So I waited. And waited, all spring and summer, but no markdown. J. Crew has gotten stingier with the markdowns over the past few years, mainly because it helps their bottom line. The stuff that ends up going on sale is usually not the stuff I want. There are exceptions, of course, like last year's flannel-lined khakis, but often I end up passing up things I want because I won't pay their asking price, and it looked like that was going to be the case with this shirt. (I've also noticed that some of the stores have cut back on their sale sections, but this seems to vary by location.)

About a month ago I went into a Gap to see what new fall things they were offering. I tend to do this about once a month just to keep up, and also to see what's been marked down. I came across a shirt I'd never seen that was pretty much an exact copy of the J. Crew shirt. (I can't link to it because it's not on the Gap site, but this shirt seems to be the same style only in a different color.) All the key details--the white contrast stitching, the two patch pockets with buttons (the left one really ought to have a pencil slot, huh?), even that little extended tab thing at the neck--were the same.

Stores' collections often mirror one another in a given season to an extent, but I don't think I've ever seen such a blatant copy of one store's item in another store while both stores were concurrently still selling the items. The best part was that the Gap shirt was only $45, and I had a $10 reward card (earned from purchases on a Banana Republic card that I mostly use at Gap and Old Navy these days) to spend.

When I bought the shirt, I happened to be in a shopping area that also had a J. Crew, so I wandered over to do a little comparison. The fabrics are about the same weight and the cut is about the same, but the Gap shirt was a slightly lighter shade of gray, which I found I liked better when I saw them side-by-side. The J. Crew shirt has one quirky detail that isn't apparent from the pictures on the web, nor is it mentioned in the description: hidden buttons under the collar, like some early-90's department-store shirt. It's an odd and incongruous detail that adds nothing to the shirt, and I'm glad Gap didn't copy it.

26 October 2009

The Gypsy and the Hobo

(Caution: Mad Men spoilers...)

Guess I was wrong: Don seemed completely unprepared when Betty confronted him about the contents of the box. Some people seem surprised that this took place so soon, but after Betty got into the desk in last week's episode, I could not see her biding her time sitting on those unanswered questions for long.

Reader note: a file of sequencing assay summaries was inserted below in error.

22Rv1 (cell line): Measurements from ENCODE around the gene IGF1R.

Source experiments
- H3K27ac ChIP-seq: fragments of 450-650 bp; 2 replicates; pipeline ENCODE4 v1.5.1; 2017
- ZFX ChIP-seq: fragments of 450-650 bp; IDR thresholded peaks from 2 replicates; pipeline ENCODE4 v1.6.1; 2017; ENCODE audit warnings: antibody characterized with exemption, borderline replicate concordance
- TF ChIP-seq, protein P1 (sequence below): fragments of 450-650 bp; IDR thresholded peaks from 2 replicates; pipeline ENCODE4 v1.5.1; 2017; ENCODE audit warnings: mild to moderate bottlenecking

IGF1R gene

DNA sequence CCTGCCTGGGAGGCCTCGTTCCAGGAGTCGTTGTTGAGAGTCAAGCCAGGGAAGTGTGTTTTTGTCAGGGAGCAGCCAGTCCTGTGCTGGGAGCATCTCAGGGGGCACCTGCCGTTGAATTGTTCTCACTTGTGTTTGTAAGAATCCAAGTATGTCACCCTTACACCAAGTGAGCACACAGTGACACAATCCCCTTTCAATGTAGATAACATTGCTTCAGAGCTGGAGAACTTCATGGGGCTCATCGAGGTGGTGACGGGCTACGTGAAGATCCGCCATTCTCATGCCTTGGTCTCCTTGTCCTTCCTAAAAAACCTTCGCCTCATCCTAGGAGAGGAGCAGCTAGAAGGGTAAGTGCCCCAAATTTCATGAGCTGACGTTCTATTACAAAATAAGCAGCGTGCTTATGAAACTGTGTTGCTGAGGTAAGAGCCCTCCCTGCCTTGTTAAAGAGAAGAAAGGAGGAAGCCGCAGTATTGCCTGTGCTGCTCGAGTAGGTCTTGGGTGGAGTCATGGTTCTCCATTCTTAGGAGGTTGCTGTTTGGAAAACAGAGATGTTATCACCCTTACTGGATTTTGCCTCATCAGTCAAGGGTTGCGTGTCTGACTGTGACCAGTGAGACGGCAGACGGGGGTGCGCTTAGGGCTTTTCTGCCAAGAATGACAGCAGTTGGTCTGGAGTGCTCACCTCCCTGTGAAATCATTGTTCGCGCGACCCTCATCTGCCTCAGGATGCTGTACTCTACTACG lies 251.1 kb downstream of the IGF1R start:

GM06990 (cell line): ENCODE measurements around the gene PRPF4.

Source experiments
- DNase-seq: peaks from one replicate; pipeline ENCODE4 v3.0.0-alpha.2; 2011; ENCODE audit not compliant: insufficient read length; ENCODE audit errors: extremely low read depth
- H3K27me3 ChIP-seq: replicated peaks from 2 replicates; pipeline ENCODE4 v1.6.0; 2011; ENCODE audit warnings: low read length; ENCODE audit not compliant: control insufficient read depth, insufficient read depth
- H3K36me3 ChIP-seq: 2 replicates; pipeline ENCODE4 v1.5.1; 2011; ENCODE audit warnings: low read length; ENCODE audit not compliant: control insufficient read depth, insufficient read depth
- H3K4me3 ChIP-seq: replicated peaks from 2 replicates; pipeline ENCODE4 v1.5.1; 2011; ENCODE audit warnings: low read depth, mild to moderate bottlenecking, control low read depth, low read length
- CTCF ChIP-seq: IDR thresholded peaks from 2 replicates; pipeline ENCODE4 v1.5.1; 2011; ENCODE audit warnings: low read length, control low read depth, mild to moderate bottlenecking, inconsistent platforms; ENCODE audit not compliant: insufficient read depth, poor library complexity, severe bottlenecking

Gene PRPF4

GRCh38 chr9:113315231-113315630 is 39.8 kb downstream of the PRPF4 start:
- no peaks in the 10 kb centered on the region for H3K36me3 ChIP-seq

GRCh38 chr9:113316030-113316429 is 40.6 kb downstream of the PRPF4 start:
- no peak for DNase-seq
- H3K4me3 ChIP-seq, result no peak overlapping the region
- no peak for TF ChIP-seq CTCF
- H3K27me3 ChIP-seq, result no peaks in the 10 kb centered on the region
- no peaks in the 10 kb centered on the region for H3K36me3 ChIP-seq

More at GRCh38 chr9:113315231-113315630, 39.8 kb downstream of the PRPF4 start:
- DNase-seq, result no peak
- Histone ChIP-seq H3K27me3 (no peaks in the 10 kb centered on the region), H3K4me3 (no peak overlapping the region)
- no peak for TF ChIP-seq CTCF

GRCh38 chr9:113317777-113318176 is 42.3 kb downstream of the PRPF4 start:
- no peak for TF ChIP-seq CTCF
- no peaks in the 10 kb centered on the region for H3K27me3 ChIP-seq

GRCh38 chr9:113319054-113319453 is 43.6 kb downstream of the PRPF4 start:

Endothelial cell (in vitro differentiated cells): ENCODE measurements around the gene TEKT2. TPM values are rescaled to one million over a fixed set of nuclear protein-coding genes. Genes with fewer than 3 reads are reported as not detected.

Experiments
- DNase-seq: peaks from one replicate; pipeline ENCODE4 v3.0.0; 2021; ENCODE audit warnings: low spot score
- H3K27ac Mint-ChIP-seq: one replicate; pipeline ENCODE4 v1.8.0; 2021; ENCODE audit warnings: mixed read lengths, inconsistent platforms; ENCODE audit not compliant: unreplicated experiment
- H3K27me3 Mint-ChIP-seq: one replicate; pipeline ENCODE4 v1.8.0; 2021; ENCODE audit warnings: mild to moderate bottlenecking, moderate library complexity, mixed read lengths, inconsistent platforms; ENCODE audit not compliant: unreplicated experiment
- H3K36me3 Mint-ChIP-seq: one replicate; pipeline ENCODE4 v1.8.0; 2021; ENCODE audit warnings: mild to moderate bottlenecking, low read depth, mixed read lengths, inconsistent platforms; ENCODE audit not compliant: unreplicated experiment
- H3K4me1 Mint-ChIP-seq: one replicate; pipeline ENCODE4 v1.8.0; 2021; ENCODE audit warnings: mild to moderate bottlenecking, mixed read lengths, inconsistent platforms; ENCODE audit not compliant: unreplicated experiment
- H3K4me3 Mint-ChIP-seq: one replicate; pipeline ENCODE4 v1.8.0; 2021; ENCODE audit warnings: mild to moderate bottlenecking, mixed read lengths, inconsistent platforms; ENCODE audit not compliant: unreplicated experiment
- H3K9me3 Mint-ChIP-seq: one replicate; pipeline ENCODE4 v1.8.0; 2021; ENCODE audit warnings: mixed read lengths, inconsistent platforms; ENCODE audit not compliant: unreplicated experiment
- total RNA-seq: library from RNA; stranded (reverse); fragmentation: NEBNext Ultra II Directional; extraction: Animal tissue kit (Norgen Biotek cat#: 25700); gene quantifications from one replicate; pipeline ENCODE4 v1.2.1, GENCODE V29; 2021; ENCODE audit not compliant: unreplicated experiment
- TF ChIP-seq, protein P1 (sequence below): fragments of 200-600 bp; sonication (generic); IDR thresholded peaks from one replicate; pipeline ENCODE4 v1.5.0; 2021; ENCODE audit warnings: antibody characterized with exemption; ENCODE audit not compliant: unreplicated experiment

I think last night's scenes between Don and Betty regarding the contents of the box were the finest moments the series has given us yet. I'm always prepared for something to come along and cause me to change that opinion: after season 1 it was the Kodak presentation followed by Don's return to the empty house; during season 2 it was replaced by Don's visit to Peggy in the hospital, and later in the season that scene was replaced by the one where Peggy told Pete she'd had his baby. There's no question that Mad Men is one of the all-time masterworks of American television, and it's thrilling to be able to witness it on a weekly basis.

When she surprised Don at home, Betty was clearly ready to let her anger loose, but for once she was able to keep it in check and act like an adult. Don was the one who was childish at first (his wounded, plaintive "it's private!"), but he realized that in order to have any chance to set things right with Betty he had to give her the (almost) complete truth, which he did (except for the part about the dog tags). This is not the Don Draper we're used to; this was a Don we've never seen before, one that Betty had never seen either. Amazing acting by both January Jones and Jon Hamm in these scenes. Hopefully this will earn Jones her belated Emmy nomination, and will bring wins for both of them next year.

And of course, looming over the whole evening was Miss Farrell sitting outside in the car. I need to go back and watch the whole episode again, mostly because I was distracted by that little detail, and kept expecting her knock on the door, which pulled me away from the story. And would Don have been so distracted by the illicit getaway that he'd fail to notice Betty's car, indicating that she had returned unexpectedly? I tripped over that too.

24 October 2009

This Week in Awesome (10/24/09)

This week, some sites that can help make your life a little easier, and some other stuff...

Is your office the kind of place where everyone can see what everyone else is doing? If so, this site offers ways you can look busy while not actually doing any real work. (UrbanDaddy)

In a similar vein, the site ThinkGeek offers accessories that can be of assistance, like this convex mirror so you can see bosses and coworkers approaching behind you, and this USB foot switch can make switching between not-work and work super-easy.

There are a number of web sites that do one thing but do it well, such as tell you what color the lights on the Empire State Building are going to be on a given day and why, or whether or not Abe Vigoda is alive. The New York Times City Room blog was kind enough to provide a link to a list of some of them.